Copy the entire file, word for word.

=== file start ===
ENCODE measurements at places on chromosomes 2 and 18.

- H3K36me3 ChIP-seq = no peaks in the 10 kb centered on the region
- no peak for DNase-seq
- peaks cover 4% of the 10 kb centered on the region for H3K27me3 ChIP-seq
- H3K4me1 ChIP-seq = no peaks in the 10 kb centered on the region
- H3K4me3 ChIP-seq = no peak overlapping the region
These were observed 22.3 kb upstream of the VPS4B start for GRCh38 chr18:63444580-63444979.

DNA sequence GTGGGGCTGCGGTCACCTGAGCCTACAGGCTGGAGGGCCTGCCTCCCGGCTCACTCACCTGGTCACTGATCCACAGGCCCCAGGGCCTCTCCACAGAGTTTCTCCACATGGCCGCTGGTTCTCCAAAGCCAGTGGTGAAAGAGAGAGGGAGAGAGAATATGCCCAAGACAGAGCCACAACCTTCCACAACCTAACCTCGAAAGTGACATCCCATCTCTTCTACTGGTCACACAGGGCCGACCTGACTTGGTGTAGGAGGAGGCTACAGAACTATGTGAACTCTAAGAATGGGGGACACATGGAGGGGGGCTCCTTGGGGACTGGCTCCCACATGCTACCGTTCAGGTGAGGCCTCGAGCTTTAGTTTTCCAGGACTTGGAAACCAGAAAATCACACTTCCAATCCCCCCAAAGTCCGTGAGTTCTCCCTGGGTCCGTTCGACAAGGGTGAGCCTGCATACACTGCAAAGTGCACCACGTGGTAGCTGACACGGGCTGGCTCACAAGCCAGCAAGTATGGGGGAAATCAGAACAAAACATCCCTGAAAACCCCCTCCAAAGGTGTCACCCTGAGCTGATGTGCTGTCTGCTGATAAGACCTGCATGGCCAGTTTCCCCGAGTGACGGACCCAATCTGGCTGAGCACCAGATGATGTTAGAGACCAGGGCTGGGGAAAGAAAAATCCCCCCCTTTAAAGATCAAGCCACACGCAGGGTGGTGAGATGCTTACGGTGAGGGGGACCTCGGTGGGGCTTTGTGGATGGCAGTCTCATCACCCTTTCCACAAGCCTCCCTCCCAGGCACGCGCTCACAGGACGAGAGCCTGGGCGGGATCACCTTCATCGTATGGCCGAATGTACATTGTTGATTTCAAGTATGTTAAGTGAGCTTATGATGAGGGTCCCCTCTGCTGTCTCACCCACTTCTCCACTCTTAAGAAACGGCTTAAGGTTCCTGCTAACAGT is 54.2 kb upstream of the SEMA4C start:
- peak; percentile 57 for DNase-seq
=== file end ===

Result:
ENCODE measurements at places on chromosomes 2 and 18.

- H3K36me3 ChIP-seq = no peaks in the 10 kb centered on the region
- no peak for DNase-seq
- peaks cover 4% of the 10 kb centered on the region for H3K27me3 ChIP-seq
- H3K4me1 ChIP-seq = no peaks in the 10 kb centered on the region
- H3K4me3 ChIP-seq = no peak overlapping the region
These were observed 22.3 kb upstream of the VPS4B start for GRCh38 chr18:63444580-63444979.

DNA sequence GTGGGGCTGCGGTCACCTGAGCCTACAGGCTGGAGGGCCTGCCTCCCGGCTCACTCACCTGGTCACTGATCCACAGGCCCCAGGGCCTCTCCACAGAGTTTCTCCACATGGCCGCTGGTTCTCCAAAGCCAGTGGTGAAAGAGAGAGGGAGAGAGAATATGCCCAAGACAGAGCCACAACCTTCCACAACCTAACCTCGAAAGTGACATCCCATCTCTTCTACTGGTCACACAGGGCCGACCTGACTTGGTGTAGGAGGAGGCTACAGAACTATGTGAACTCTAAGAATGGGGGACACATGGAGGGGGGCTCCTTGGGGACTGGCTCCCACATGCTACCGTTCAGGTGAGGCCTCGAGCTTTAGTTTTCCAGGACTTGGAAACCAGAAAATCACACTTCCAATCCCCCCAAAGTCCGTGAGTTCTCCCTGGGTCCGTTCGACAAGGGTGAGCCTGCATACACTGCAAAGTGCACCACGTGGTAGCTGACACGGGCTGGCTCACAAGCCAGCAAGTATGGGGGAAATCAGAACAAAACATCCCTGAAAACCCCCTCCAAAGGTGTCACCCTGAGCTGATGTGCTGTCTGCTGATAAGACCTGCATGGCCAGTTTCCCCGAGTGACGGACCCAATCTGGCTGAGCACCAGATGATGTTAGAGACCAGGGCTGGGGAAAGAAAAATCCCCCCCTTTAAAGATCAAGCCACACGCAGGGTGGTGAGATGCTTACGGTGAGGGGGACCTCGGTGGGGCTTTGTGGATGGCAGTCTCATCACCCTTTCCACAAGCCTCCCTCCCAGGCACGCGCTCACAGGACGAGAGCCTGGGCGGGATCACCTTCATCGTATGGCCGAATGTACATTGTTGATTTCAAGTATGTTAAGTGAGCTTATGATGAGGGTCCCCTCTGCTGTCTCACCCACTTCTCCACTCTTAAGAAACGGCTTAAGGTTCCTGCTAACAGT is 54.2 kb upstream of the SEMA4C start:
- peak; percentile 57 for DNase-seq